Report: Municipal Management of Water Bodies

Organization

This project was undertaken by

The Environmental Law Centre

Status

Development of this publication began with the Municipalities and Environmental Law information series in Fall of 2016, and was completed in

April 2018

Supporters

Max Bell Foundation

Anonymous Foundation

The Scope of Municipal Powers and the Environment

 

The Scope of Municipal Powers and the Environment

Part 1 of the Municipalities and Environmental Law Series

The Issue / Idea

Municipalities may be unclear as to the role they can play in environmental management.

The Project

Municipal decision-making is increasingly vital to effective environmental management. Today’s municipalities play a central role in developing human settlements and green spaces, managing water bodies, and regulating the ways in which these are impacted. In order to do so, municipalities rely on a variety of legislation that empowers them to make decisions and take action in this regard. The following publication is intended to clarify the sources and the scope of municipal authority with respect to the environment.


Report: The Scope of Municipal Powers and the Environment

Organization

This project was undertaken by

The Environmental Law Centre

Status

Development of this publication began with the Municipalities and Environmental Law information series in Fall of 2016, and was completed in

November 2017

Supporters

Max Bell Foundation

Anonymous Foundation

Municipalities and Environmental Assessment: Primer and Model Bylaw

 

Municipalities and Environmental Assessment: Primer and Model EA Bylaw

Alberta’s Municipalities and Environmental Assessment: A Primer and Model Bylaw for Alberta’s Municipalities

The Issue / Idea

Through regulation of private land uses and through local land use planning, municipalities play an essential role in the management and protection of Alberta’s environment. While Environmental assessment is a tool that enables better decision-making considering environmental, social, cultural and economic impacts of proposed land uses, municipalities may need support in developing supporting bylaws.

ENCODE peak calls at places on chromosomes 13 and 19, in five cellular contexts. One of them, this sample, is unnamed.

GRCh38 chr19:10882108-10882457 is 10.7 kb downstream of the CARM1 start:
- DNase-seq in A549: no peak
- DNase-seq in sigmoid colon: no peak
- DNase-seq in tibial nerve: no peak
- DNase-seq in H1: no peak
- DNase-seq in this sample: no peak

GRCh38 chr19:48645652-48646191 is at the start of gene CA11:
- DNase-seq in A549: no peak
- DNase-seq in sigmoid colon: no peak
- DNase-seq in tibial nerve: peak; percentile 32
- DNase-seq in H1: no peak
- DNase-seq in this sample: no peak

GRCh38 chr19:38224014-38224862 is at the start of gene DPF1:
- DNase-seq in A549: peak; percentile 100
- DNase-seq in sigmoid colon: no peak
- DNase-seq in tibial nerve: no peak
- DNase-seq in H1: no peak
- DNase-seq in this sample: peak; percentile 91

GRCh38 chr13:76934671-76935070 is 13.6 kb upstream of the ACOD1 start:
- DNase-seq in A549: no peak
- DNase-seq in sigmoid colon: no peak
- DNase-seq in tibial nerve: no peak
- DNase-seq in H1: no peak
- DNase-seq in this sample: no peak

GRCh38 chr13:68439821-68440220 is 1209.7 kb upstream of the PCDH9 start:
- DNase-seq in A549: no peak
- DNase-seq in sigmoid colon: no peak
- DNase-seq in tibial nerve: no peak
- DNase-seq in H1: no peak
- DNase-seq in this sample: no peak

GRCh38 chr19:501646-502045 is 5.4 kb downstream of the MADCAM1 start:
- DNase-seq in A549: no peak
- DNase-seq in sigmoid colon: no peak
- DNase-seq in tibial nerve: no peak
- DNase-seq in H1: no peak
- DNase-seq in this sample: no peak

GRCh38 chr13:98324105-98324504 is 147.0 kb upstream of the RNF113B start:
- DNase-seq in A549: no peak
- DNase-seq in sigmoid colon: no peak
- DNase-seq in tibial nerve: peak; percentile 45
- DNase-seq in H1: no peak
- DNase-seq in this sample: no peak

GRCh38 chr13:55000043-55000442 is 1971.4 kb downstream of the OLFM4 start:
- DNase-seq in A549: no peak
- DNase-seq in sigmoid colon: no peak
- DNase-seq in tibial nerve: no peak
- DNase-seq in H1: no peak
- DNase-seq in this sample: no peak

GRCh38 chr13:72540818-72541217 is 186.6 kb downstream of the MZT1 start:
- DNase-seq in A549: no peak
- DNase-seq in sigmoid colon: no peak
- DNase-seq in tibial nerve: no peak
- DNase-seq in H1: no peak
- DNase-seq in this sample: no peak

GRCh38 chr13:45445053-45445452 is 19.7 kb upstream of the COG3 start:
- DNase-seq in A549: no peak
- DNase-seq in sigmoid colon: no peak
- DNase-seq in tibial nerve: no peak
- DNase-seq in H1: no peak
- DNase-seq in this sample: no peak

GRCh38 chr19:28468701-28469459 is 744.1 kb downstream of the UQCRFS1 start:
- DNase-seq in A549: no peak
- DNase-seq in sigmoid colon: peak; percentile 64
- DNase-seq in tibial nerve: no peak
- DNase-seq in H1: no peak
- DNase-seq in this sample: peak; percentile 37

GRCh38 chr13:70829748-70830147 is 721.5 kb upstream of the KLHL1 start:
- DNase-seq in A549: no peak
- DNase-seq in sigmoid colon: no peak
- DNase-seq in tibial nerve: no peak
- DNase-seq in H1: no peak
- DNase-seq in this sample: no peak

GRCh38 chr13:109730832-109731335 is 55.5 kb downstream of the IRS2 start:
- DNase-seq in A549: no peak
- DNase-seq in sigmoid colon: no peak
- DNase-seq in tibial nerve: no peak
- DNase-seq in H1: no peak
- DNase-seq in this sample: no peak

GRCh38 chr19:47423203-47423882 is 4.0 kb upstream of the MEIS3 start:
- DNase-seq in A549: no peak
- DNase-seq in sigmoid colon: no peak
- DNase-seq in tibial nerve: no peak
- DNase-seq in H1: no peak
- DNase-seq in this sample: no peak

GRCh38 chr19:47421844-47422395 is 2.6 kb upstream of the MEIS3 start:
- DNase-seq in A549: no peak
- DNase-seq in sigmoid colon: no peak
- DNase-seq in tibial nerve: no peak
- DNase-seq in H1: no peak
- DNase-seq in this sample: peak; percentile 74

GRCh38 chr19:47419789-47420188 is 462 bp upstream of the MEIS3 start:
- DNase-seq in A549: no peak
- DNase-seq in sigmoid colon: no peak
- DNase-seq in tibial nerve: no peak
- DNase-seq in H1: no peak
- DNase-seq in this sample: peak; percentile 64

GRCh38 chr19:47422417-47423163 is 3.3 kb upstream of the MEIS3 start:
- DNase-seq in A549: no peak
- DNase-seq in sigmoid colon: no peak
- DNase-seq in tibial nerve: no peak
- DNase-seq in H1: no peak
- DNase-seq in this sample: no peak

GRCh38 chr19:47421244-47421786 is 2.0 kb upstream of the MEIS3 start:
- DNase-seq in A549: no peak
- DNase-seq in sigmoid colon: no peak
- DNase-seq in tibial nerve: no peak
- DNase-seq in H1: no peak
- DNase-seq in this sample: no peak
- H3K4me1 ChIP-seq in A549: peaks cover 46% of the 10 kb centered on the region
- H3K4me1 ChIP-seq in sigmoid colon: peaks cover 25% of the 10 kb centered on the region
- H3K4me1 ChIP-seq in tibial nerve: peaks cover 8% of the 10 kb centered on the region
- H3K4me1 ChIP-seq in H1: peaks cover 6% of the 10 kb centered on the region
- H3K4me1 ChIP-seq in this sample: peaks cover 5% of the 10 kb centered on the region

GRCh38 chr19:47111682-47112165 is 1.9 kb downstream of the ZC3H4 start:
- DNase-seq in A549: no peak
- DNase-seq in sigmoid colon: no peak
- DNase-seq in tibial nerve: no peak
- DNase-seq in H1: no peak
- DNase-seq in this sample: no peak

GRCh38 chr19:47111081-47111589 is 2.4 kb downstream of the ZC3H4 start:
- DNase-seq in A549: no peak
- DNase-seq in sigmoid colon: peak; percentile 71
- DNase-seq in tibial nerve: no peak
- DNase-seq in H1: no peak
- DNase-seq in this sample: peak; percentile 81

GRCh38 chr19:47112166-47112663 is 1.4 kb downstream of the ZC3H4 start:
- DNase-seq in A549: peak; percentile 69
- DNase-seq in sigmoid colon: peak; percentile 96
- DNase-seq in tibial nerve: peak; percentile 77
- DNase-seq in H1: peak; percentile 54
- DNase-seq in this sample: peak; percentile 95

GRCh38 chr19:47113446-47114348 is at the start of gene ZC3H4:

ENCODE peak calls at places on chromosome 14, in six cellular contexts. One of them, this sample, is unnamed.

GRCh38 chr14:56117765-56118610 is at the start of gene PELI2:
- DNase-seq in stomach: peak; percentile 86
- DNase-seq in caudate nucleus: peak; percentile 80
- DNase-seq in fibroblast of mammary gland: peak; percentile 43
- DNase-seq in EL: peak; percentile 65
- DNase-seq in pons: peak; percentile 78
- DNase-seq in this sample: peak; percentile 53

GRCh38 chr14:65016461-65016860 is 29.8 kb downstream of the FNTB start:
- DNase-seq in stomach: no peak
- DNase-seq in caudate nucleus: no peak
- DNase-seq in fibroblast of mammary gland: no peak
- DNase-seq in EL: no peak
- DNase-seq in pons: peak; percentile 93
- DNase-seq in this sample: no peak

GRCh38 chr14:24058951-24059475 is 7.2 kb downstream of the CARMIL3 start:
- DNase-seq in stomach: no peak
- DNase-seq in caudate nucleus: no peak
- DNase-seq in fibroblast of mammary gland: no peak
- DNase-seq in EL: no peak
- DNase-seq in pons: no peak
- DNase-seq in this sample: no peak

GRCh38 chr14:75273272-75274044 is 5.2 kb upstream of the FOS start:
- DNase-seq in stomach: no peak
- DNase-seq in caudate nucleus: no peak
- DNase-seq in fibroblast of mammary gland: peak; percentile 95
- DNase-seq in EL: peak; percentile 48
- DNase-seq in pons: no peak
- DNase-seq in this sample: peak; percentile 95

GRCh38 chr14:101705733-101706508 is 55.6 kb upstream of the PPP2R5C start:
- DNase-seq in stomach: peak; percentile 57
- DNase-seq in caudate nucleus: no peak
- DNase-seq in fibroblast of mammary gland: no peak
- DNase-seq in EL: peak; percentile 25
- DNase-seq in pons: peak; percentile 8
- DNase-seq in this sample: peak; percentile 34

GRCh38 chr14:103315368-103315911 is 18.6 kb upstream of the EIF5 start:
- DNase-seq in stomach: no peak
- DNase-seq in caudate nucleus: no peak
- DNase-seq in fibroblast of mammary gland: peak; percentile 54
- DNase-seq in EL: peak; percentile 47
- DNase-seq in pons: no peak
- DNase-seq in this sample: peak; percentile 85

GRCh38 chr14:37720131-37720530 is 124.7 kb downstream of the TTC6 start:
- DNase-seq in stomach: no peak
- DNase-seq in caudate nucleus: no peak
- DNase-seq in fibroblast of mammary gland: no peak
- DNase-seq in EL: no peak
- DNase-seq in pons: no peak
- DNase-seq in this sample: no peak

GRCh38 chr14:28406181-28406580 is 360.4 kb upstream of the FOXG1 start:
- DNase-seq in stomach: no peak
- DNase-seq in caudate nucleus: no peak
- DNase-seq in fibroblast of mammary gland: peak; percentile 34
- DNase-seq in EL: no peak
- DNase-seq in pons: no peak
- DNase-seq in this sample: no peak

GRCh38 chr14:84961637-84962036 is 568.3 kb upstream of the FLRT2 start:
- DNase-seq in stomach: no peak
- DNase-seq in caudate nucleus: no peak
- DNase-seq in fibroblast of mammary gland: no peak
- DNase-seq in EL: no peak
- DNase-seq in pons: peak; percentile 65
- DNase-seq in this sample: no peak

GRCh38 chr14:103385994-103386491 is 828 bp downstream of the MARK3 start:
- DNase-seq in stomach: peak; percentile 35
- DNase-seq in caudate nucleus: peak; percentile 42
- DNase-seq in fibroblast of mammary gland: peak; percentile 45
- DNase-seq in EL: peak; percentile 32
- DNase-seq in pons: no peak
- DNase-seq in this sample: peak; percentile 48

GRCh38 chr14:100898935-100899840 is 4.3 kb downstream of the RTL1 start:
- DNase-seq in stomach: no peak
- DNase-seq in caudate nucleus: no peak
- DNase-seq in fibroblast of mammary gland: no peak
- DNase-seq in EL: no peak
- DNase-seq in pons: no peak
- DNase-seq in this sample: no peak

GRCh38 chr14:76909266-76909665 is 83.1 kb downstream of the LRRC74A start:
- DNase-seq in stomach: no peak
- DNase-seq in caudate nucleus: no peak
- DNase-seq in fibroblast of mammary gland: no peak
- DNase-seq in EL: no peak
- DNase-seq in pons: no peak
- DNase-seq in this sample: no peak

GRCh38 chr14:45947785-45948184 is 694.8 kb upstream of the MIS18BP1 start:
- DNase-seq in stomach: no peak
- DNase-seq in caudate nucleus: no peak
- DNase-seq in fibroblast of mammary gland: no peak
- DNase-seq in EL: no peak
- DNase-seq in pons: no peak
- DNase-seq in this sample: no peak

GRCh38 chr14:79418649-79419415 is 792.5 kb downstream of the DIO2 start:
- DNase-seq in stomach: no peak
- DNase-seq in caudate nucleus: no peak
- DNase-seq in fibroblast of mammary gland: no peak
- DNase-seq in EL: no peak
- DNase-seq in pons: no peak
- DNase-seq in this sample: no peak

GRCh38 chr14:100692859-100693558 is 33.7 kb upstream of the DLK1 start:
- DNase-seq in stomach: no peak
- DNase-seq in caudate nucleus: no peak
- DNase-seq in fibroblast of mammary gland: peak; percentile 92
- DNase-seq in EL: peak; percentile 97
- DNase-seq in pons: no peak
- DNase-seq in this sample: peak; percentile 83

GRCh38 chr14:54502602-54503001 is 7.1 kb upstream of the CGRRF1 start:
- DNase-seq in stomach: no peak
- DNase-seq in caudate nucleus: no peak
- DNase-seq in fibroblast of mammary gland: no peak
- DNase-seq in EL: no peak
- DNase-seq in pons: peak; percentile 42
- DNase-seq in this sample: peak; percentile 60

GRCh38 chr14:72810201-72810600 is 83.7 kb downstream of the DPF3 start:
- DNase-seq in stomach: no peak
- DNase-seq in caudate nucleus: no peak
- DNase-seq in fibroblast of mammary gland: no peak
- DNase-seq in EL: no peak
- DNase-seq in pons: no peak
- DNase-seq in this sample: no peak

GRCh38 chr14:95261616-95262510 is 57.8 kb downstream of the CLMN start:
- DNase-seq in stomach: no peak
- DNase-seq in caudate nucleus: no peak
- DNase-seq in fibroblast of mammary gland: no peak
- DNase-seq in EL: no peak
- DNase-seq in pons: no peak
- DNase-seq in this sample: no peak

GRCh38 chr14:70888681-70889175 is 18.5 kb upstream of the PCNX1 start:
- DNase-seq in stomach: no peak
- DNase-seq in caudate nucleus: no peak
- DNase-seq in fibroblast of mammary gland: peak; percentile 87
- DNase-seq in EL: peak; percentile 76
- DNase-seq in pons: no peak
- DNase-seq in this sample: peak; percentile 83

The Project

To enable municipalities to implement effective environmental assessment (EA) processes, the Environmental Law Centre developed a Model EA Bylaw. The Model EA Bylaw is accompanied by a primer which provides relevant background information.

The Model EA Bylaw provides a template for a municipal EA bylaw along with explanatory annotations. The template includes provisions addressing:

  1. objectives/purposes,
  2. application of the bylaw,
  3. process,
  4. prohibitions, and
  5. definitions.

The companion primer provides background information on:

  1. municipal authority over environmental matters,
  2. municipalities and EA, and
  3. the elements of a municipal EA bylaw.

Municipal Environmental Assessment: A Model Bylaw for Alberta’s Municipalities

Alberta’s Municipalities and Environmental Assessment: A Primer to the Model Bylaw

Organization

This project was undertaken by

The Environmental Law Centre

Status

Development of the primer and model bylaw began in the Fall of 2016 and was completed in

January 2018

Supporters

Max Bell Foundation

Anonymous Foundation

How Municipalities Apply Environmental Reserve in Alberta

 

How Municipalities Apply Environmental Reserve in Alberta: A White Paper

A discussion paper to inform municipal planners on how environmental reserve is applied in Alberta and observations on the implications of the new Conservation Reserve tool to ER

The Issue / Idea

How has environmental reserve been interpreted and applied in Alberta? And, did this change with the new conservation reserve tool enabled under the Municipal Government Act?

The Project

To respond to the issue, the Miistakis Institute distributed a survey to understand the municipal application of environmental reserve. The survey was distributed through APPI, AUMA and AAMDC.

Using the outcomes of the survey as a starting point, a discussion paper was developed to provide context for environmental reserve, what the intent is in the MGA, and comments on how it is interpreted and used by municipalities. The paper concludes with a comparison of the previous MGA and the modernized MGA environmental reserve policies, and observations on how the new conservation reserve tool may affect environmental reserve application by municipalities.


Environmental Reserve in Alberta: Discussion Paper

Conservation Reserve Resources

Conservation Reserves Summary
CR Municipal Survey – Summary

Organization

This project was undertaken by

The Miistakis Institute

Status

This research began in Fall 2016 and was completed in

October 2017

Supporters

Max Bell Foundation

Anonymous Foundation